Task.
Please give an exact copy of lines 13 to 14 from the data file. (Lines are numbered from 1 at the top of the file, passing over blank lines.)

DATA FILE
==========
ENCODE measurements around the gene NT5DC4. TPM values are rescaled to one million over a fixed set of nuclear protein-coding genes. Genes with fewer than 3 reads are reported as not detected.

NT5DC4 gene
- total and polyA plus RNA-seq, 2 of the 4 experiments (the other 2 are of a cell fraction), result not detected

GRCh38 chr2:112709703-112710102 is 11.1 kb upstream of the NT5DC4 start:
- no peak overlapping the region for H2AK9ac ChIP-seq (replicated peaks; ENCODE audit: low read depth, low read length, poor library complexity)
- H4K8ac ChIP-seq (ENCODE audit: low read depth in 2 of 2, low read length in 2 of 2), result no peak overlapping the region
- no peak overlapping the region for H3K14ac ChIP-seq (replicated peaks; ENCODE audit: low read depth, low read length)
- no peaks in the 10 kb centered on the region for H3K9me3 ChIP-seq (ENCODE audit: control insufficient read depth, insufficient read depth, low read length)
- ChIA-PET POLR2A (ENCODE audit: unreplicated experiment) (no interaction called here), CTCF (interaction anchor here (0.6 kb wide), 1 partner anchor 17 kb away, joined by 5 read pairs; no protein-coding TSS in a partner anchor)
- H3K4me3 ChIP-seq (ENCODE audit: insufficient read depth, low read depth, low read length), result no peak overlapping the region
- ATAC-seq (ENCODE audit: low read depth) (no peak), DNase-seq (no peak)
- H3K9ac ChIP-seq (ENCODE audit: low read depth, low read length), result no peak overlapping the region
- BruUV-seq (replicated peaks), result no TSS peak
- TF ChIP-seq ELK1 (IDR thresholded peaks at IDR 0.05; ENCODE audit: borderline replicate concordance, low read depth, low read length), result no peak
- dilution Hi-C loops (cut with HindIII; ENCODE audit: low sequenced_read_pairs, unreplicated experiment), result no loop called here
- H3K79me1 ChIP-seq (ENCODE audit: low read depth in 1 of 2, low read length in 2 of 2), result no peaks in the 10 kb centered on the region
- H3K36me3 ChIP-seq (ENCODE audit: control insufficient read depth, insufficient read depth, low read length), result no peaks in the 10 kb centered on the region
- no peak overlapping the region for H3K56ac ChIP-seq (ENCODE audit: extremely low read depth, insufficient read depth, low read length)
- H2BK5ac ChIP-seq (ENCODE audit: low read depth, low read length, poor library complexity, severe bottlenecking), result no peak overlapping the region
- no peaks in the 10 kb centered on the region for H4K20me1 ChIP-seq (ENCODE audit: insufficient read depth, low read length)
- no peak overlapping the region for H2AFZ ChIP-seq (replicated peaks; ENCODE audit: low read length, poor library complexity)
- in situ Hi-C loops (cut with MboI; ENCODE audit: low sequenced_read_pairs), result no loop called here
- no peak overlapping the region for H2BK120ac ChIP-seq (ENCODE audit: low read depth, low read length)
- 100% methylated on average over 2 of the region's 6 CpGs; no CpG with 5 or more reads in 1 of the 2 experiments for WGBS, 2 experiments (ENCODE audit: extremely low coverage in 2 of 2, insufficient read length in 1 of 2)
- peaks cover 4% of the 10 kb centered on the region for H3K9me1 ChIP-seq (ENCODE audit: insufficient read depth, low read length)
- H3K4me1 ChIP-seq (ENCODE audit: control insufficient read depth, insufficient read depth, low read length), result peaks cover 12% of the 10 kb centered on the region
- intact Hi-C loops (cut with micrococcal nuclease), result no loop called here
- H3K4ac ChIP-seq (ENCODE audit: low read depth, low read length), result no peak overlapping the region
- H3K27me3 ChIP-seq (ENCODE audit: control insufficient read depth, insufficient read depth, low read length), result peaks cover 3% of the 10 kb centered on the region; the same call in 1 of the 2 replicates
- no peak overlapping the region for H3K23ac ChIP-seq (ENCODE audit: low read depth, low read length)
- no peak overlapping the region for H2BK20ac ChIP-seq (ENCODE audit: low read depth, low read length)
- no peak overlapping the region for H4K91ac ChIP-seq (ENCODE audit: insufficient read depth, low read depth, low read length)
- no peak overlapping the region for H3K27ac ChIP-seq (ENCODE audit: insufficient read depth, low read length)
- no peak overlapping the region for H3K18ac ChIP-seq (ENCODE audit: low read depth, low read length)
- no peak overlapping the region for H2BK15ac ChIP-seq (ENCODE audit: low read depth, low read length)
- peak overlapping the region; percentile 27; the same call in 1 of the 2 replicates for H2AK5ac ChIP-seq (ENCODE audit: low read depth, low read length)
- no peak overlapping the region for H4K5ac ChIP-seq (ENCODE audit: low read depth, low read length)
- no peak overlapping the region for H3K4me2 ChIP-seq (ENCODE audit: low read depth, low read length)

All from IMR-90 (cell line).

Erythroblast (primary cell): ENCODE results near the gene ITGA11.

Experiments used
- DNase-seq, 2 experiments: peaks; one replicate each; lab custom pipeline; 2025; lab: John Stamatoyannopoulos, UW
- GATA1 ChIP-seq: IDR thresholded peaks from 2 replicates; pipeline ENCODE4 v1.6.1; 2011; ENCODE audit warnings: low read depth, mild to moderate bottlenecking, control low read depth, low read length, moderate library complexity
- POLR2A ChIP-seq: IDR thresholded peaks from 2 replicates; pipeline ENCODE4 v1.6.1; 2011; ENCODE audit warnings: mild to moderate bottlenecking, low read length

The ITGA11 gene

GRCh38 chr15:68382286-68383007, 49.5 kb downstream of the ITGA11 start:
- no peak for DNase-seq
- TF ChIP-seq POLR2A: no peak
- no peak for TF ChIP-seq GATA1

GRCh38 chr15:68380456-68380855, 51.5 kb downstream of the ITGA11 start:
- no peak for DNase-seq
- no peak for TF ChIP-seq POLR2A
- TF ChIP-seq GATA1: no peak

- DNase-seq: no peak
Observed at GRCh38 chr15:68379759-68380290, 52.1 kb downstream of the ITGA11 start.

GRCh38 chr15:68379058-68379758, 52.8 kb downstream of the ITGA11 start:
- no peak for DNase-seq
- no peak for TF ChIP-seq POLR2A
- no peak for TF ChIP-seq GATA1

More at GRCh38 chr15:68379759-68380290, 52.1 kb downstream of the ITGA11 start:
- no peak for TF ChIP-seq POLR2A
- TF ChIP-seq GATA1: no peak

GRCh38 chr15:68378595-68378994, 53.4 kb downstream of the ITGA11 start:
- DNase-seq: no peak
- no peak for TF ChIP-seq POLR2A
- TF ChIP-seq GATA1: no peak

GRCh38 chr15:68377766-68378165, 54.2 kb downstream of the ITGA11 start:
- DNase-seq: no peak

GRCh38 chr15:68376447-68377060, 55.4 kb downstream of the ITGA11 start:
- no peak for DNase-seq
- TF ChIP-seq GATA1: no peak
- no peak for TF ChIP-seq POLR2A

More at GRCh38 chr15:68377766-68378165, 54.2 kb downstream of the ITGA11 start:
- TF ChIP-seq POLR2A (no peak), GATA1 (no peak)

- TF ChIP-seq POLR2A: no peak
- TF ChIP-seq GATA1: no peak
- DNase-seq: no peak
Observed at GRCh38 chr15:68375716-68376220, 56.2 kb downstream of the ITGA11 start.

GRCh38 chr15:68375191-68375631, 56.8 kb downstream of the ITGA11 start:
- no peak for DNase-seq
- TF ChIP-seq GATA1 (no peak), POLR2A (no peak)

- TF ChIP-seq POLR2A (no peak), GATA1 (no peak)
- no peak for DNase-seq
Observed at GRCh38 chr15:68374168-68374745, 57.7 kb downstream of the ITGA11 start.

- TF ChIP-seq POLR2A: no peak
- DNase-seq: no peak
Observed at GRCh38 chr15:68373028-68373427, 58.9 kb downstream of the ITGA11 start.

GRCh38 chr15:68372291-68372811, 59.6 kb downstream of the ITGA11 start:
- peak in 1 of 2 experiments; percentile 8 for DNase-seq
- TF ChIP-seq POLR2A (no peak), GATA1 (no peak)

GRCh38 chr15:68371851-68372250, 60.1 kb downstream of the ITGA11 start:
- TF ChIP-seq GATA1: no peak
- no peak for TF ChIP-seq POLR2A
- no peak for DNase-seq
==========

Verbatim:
- BruUV-seq (replicated peaks), result no TSS peak
- TF ChIP-seq ELK1 (IDR thresholded peaks at IDR 0.05; ENCODE audit: borderline replicate concordance, low read depth, low read length), result no peak